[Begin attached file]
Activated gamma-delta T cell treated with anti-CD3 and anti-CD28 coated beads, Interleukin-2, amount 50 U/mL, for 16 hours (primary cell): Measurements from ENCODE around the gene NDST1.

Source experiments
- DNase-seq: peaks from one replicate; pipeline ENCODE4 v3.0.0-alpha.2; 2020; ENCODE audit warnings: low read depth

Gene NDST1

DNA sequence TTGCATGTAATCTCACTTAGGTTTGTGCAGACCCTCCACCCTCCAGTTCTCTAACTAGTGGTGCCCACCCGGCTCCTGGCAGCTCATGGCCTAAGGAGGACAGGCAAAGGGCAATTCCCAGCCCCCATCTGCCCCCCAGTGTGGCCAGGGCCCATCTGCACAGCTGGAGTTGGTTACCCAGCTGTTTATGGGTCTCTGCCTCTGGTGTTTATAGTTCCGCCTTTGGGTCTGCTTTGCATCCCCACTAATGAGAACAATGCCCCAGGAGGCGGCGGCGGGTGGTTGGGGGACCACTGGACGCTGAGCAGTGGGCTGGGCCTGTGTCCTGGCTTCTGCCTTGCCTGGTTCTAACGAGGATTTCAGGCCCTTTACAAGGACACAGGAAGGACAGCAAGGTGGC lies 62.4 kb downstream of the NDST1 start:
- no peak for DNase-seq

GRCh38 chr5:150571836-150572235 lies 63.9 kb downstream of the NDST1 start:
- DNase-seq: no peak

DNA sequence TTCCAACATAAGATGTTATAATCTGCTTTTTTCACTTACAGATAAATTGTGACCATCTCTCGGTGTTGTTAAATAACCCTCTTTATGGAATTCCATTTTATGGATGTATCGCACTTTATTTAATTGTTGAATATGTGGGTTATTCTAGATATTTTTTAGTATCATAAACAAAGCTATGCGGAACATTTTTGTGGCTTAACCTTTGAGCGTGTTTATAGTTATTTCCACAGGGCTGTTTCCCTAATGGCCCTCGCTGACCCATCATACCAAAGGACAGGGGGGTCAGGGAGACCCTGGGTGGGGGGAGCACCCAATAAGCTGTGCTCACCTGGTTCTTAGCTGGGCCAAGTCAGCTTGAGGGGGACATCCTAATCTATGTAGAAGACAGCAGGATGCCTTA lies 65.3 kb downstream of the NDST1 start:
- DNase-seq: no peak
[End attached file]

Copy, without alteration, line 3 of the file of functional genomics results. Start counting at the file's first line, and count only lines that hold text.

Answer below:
- DNase-seq: peaks from one replicate; pipeline ENCODE4 v3.0.0-alpha.2; 2020; ENCODE audit warnings: low read depth